Is Sleep Apnea Genetic? Find the Answer
It’s only natural to wonder if you will contract a health condition if a member of your family has been diagnosed with it. So, if you grew up with a parent that has sleep apnea, you may be left thinking: “Is sleep apnea heritable?“
According to research, genetic factors that are passed down from one generation to the next are the main reason why sleep apnea does tend to run in families.
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What is Sleep Apnea?
The condition known as OSA frequently runs in families. When your muscles relax while you’re sleeping, your airway may narrow or close as you take a breath.
This may lower the amount of oxygen in your blood and wake you up from sleep so you can reopen your airway. Sleep fragmentation as a result is linked to excessive daytime sleepiness, a low quality of life, memory and concentration issues, depression, irritability, and personality changes.
Is Sleep Apnea Genetic?
Trusted SourceNational Library of Medicine, Biotech InformationThe National Center for Biotechnology Information advances science and health by providing access to biomedical and genomic information.View Source Researchers have identified genetic factors that increase a person’s risk of developing obstructive sleep apnea (OSA), a type of sleep apnea in which breathing pauses are brought on by physical blockages in the airways. The National Center for Biotechnology Information advances science and health by providing access to biomedical and genomic information. In contrast, central sleep apnea, a disorder that causes breathing pauses brought on by problems with brainstem signaling, seems to be largely brought on by other, non-genetic factors.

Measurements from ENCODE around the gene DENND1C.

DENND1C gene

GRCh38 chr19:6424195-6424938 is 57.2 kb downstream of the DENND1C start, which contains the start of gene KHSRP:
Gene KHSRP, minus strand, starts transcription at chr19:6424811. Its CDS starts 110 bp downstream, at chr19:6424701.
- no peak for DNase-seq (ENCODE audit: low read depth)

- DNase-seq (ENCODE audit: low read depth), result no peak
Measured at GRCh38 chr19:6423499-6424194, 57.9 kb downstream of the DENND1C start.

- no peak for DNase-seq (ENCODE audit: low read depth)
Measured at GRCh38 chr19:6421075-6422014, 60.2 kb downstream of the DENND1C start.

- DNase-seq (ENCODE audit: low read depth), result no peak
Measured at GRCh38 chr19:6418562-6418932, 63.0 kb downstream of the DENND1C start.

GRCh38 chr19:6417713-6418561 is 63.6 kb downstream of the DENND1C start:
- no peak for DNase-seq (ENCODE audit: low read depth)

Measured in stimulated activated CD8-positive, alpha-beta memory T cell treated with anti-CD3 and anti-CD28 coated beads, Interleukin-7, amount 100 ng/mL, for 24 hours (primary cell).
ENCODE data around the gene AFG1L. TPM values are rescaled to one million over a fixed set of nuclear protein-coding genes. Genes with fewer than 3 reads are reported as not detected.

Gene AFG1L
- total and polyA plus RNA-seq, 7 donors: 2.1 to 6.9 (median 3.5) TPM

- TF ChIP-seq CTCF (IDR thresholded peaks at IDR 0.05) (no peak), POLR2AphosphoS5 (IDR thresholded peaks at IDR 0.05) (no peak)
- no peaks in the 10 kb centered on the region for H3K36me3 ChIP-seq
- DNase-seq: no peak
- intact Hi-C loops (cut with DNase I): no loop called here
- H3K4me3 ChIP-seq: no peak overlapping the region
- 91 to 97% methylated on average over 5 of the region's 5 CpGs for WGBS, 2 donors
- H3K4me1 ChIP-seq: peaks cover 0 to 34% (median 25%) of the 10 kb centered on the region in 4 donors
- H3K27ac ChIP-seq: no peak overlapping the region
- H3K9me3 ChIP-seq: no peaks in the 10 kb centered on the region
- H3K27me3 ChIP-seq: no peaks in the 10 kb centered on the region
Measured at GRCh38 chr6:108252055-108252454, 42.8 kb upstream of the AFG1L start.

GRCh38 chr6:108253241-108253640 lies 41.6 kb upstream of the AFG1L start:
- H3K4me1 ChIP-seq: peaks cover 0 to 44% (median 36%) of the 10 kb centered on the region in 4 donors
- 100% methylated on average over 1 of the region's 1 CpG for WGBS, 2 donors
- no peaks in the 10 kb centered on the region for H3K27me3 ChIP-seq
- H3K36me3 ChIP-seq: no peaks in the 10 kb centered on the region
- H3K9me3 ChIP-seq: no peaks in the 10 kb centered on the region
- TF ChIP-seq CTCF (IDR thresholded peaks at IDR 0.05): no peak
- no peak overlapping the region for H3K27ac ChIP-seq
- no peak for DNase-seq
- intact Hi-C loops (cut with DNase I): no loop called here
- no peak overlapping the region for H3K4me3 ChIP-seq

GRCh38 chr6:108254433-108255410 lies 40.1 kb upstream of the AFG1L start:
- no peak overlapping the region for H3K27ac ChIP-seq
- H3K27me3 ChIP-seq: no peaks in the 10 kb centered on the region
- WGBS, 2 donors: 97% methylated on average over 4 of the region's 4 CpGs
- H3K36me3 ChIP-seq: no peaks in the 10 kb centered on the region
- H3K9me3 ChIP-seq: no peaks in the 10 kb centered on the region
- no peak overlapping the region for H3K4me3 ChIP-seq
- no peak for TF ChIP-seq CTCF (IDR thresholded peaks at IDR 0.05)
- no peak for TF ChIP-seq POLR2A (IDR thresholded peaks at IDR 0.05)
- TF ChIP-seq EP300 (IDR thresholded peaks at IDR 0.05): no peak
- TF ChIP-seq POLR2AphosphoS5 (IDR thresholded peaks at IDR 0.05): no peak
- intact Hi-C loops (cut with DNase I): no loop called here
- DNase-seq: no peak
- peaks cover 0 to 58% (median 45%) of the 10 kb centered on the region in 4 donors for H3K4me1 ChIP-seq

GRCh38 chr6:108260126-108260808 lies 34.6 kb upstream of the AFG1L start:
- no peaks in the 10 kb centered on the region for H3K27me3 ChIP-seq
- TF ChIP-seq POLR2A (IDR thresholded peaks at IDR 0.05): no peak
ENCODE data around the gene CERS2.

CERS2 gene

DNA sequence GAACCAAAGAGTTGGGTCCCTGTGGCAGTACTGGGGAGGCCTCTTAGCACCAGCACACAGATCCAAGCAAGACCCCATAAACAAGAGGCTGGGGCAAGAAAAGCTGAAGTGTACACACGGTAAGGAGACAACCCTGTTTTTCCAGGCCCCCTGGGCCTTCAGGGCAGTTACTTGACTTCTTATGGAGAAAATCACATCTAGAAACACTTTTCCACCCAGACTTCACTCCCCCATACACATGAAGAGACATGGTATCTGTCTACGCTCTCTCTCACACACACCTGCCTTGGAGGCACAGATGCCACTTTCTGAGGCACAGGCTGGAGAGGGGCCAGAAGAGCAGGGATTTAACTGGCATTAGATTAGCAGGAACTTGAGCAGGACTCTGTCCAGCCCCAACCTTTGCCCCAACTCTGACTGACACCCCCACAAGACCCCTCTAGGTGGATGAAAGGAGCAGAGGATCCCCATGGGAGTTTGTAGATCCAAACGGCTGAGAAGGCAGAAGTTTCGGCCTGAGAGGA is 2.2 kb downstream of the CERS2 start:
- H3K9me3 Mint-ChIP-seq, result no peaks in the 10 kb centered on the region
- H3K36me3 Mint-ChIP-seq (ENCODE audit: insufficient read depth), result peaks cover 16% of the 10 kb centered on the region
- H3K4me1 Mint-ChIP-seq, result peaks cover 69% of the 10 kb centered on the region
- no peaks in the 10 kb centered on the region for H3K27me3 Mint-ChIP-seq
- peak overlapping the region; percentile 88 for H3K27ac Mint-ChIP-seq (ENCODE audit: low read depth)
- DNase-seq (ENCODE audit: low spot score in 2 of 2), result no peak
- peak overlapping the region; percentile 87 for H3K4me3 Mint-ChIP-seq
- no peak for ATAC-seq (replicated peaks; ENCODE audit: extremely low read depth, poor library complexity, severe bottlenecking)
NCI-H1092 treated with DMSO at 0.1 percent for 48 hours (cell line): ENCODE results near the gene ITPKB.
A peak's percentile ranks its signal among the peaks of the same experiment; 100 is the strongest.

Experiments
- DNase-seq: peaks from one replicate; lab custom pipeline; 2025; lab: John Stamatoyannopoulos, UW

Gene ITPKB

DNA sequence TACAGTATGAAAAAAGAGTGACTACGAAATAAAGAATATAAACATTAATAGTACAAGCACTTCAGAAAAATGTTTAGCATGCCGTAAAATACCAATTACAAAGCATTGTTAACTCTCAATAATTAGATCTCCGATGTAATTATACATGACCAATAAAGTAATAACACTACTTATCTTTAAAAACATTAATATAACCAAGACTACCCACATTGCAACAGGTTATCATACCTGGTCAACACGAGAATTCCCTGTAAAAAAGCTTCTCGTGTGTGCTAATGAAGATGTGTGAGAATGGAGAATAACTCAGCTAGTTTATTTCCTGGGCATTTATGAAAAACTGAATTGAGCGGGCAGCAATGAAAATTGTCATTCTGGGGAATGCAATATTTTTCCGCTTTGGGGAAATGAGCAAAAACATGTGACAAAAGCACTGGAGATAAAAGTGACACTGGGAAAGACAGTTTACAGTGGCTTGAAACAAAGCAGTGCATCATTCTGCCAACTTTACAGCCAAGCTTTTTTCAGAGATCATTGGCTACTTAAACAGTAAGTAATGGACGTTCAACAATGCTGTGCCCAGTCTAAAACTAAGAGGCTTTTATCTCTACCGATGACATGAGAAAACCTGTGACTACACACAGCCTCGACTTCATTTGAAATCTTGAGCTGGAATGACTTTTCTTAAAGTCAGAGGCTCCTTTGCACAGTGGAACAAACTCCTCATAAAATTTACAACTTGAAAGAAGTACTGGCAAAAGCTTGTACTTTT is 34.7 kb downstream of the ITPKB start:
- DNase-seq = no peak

According to studies, individuals who have a close relative who has OSA are more likely to develop the condition themselves. According to experts, genetics accounts for 40% of the variations in people’s apnea hypopnea indexes (AHI), which measure how frequently people stop breathing while sleeping.
Researchers hypothesize that there are multiple ways genetics may predispose a person to OSA:
- Body Fat Amount and Distribution: Genes impact body weightand where fat is located on your body, both of which influence whether or not a person develops OSA. People who are obese are more than 10 times as likely to have OSA.
- Face anatomy: A person’s genes greatly influence the shape of their face and skull, including the width and length of their noses and their facial depth. The width of the airway and the ease with which it can be blocked are influenced by the size and shape of the nose, the position of the jaw, and other bones.